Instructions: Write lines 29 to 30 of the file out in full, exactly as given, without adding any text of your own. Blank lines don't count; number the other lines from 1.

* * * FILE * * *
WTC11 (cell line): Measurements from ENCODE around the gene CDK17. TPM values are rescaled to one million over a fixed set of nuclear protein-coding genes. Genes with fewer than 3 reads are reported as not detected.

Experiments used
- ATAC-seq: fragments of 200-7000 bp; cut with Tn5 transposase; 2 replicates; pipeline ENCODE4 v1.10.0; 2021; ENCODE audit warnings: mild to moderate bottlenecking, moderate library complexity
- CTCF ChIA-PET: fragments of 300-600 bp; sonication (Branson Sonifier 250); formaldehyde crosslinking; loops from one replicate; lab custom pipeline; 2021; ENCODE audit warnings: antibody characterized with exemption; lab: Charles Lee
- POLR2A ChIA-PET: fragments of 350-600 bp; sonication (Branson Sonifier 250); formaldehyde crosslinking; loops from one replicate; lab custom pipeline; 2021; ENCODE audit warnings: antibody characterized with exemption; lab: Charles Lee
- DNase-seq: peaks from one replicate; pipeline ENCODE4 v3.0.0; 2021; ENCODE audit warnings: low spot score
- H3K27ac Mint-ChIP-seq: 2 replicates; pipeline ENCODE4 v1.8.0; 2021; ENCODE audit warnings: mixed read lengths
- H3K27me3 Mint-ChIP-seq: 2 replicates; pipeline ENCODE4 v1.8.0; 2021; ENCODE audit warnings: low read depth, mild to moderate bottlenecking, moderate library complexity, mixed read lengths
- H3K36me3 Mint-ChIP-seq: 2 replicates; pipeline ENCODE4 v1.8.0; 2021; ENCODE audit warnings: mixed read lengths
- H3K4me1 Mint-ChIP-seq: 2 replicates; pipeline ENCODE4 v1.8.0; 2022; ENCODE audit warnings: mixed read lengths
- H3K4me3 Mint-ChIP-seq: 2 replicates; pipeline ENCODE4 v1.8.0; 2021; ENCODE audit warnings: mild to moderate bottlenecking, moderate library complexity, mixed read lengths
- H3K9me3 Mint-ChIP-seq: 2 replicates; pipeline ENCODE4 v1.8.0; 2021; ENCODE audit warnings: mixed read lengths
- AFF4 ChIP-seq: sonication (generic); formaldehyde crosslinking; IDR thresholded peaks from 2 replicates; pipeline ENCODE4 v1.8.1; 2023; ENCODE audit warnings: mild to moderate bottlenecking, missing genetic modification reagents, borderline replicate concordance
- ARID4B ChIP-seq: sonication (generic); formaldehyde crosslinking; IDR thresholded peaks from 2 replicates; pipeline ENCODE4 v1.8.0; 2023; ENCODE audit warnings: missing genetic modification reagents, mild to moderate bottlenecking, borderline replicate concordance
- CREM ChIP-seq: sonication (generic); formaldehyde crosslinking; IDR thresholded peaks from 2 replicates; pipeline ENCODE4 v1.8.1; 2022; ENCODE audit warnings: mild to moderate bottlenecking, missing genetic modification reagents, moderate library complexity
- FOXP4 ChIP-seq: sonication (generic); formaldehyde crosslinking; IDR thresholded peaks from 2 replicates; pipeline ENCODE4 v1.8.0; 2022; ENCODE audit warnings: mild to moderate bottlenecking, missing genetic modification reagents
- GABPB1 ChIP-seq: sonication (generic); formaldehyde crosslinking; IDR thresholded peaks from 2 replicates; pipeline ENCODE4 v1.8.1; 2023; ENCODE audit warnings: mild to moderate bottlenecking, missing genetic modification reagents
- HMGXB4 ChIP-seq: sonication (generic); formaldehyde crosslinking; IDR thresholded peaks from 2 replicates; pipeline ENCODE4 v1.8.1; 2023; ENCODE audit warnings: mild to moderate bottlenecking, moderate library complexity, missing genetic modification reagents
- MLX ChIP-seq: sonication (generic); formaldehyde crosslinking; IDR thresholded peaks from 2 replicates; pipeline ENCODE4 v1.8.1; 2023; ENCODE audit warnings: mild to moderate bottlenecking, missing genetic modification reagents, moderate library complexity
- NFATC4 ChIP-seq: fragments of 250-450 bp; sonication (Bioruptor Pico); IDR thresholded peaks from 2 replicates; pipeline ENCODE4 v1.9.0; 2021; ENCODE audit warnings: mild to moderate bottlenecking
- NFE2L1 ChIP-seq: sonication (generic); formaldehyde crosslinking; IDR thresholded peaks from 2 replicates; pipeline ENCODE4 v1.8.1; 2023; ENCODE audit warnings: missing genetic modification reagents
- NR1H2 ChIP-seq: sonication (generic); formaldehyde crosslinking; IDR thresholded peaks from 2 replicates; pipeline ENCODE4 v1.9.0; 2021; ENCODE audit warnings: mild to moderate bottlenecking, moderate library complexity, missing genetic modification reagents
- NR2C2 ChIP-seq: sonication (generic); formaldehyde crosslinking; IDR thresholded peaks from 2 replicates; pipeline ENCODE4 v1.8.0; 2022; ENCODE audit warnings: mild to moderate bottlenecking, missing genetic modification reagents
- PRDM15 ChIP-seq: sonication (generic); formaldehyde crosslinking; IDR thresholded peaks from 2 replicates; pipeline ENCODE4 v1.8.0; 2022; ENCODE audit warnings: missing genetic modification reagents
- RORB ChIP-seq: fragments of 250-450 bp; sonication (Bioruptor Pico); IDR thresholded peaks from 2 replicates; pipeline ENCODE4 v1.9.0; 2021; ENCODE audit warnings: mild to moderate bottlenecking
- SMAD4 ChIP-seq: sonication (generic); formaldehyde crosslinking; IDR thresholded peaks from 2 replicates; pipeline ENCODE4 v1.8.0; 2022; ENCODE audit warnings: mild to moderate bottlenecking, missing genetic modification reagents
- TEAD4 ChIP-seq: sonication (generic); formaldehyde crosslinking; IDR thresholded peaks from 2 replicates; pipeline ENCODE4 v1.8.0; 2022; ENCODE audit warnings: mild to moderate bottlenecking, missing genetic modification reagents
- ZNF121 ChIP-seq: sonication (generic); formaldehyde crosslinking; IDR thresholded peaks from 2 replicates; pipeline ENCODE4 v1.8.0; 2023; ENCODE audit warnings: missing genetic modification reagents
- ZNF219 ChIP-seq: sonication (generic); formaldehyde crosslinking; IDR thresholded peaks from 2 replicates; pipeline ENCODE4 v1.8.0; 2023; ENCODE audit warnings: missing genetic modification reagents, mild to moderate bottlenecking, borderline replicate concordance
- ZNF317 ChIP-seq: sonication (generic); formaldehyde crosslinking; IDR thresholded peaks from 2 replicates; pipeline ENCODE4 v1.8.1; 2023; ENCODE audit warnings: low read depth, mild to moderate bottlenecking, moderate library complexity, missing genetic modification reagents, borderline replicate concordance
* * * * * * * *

- ZNF219 ChIP-seq: sonication (generic); formaldehyde crosslinking; IDR thresholded peaks from 2 replicates; pipeline ENCODE4 v1.8.0; 2023; ENCODE audit warnings: missing genetic modification reagents, mild to moderate bottlenecking, borderline replicate concordance
- ZNF317 ChIP-seq: sonication (generic); formaldehyde crosslinking; IDR thresholded peaks from 2 replicates; pipeline ENCODE4 v1.8.1; 2023; ENCODE audit warnings: low read depth, mild to moderate bottlenecking, moderate library complexity, missing genetic modification reagents, borderline replicate concordance